Differences between Risks and Issues, Part 2

Threats; and Another Side of Risk

Part 1 (click here) of this series defined issue.

Threat versus Risk

If a situation, such as a cause and its effect, is certain, then it is an issue. With risk, we deal with uncertainty. If the probability of something is zero, it has no uncertainty. If the probability is 100%, again, it has no uncertainty. The term Risk only applies when

0% < probability < 100%

In Risk Management, we avoid the term "threat" because in everyday discussion, "threat" could also mean "promise of harm" or "logical sequence resulting in harm."

For example, a bully "threatens" to call you a bad name. If we believe the bully, this type of threat would be an issue, not a risk, because there is no uncertainty. If we don't care what the bully says, there is no effect, so it is neither a risk nor an issue.

Another side of risk

Most explanations of risk concentrate on the probability of the event. What if the event is certain, but you don't know what the effects will be?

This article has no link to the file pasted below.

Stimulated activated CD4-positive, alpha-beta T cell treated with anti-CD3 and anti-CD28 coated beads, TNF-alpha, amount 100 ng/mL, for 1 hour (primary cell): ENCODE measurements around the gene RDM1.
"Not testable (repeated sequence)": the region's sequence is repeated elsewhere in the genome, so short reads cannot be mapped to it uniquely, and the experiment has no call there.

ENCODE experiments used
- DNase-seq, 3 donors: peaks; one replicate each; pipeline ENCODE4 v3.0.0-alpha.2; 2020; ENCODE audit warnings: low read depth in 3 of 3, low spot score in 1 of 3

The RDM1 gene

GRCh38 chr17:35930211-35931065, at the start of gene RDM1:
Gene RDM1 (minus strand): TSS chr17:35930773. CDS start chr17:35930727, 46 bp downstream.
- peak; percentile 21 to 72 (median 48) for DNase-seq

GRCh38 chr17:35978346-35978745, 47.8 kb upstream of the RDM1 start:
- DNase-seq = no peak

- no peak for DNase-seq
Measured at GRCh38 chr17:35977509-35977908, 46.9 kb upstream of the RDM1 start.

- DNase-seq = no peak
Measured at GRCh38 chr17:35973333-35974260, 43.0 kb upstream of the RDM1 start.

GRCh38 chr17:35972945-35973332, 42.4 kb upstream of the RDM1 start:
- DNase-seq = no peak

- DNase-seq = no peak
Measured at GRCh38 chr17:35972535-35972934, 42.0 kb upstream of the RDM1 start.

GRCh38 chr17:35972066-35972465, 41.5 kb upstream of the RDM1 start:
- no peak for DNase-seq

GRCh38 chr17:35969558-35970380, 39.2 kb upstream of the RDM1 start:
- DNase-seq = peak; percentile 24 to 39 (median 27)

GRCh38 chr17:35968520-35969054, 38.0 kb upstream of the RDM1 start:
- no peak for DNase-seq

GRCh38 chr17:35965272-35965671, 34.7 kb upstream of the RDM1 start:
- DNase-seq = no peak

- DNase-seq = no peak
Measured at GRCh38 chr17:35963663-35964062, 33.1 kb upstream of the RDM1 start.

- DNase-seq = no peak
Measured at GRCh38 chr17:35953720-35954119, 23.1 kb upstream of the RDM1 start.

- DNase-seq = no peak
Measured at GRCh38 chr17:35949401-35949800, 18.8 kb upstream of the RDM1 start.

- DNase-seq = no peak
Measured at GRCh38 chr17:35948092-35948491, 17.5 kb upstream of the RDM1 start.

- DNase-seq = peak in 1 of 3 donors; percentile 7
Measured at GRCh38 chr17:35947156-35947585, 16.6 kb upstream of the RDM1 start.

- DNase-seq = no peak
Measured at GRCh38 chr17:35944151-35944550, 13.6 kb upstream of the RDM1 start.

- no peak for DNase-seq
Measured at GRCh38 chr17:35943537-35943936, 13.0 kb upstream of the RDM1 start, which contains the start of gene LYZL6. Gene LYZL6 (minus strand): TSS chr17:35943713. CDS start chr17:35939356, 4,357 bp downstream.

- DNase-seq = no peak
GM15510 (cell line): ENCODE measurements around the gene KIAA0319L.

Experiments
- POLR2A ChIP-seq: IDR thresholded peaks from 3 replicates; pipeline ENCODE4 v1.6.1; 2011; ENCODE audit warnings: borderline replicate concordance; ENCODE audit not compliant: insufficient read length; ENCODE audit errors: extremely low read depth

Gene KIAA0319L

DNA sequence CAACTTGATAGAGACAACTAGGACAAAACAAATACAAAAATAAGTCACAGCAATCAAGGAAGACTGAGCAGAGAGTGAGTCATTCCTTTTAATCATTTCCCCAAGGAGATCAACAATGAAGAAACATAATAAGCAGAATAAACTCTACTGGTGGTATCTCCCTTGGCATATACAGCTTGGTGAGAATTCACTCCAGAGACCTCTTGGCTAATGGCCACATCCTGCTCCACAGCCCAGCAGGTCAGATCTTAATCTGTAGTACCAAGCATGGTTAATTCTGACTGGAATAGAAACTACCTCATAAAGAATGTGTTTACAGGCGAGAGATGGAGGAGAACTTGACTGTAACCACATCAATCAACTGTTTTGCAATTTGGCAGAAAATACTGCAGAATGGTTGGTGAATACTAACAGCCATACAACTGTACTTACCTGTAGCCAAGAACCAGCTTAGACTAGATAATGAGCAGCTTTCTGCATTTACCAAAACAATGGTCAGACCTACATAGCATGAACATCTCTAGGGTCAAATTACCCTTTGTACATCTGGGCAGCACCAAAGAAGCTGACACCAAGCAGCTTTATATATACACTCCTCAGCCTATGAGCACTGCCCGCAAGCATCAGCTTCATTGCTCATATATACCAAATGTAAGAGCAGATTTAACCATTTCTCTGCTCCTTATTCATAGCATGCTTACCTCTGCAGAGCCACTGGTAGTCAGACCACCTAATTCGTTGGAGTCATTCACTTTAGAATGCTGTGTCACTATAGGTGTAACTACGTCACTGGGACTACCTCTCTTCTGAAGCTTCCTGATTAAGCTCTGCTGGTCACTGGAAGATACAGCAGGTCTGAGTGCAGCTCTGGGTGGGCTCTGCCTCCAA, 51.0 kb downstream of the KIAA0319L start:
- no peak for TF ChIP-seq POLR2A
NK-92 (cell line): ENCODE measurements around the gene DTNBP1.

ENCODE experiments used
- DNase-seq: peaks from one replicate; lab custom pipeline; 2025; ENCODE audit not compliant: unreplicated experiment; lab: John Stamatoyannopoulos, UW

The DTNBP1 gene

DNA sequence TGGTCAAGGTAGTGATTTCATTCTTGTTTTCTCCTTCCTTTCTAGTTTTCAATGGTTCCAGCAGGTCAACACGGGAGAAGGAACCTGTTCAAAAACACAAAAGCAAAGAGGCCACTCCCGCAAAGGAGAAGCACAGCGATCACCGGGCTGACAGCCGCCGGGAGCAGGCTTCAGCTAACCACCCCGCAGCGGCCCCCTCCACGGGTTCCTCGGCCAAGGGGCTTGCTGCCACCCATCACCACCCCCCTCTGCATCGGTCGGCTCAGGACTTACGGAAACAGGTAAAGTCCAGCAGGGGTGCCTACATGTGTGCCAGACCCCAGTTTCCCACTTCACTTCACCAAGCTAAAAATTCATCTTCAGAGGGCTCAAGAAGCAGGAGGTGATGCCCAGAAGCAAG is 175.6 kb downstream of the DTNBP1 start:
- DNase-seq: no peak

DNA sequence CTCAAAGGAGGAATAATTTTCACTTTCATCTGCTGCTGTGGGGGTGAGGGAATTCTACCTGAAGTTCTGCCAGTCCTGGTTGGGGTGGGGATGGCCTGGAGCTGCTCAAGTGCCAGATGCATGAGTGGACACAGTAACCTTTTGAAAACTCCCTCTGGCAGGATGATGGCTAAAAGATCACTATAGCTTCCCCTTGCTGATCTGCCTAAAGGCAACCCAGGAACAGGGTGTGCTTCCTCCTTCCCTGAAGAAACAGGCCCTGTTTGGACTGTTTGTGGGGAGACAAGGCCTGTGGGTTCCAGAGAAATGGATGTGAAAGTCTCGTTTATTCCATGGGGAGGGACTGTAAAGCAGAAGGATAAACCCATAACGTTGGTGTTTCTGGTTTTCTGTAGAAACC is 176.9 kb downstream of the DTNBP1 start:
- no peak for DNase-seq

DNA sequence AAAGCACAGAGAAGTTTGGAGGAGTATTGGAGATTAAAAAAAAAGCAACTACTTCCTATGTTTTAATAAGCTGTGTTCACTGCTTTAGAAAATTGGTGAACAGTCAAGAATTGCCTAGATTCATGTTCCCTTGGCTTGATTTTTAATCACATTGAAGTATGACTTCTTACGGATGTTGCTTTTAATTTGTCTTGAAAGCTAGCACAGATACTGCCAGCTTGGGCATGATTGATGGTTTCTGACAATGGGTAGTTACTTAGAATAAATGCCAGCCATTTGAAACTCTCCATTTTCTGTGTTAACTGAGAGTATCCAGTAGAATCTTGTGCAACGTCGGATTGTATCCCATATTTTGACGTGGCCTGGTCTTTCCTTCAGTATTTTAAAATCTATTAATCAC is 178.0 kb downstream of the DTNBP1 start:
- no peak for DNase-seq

Risk has two real parts:
  • Cause - A condition or possible change in conditions
  • Result - The effect that may happen
Risk has a probabilistic part, too:
  • Uncertainty
PMP study materials usually focus on uncertainty about whether the cause will happen. However, we can also have uncertainty about what effect a condition or change in conditions may cause.

Therefore, a condition (or change) may be certain, but you still have risk if you have uncertainty about the results.

As PMs, we are communicators. We listen. Others often use terms and definitions different from ours. So we ask people what they mean and negotiate a common vocabulary. We do this to control the risk of broken communications.

If we find that somebody says "the bully is a threat" and means "the bully poses a risk," then we could enter this in the Risk Log in one of three ways:
  • There is x% chance that the bully will call another worker a bad name, causing that worker to quit.
  • The bully will call another worker a bad name, and there is y% chance that the other worker will quit.
  • There is x% chance that the bully will call another worker a bad name and y% chance that the other worker will quit.
If there is 100% probability that the bully has or will call the coworker a bad name and a 100% probability that the coworker will or has quit, then we have an issue.

And if you go around calling my coworkers bad names, we have an issue.

Further study: Use a search engine to learn more about "aleatory variability" and "epistemic uncertainty." However, please don't ask me about them because, the way other authors explain them, I do not understand at all.

(c) Copyright 2014, Richard Wheeler

25 May 2014

Influencing without Authority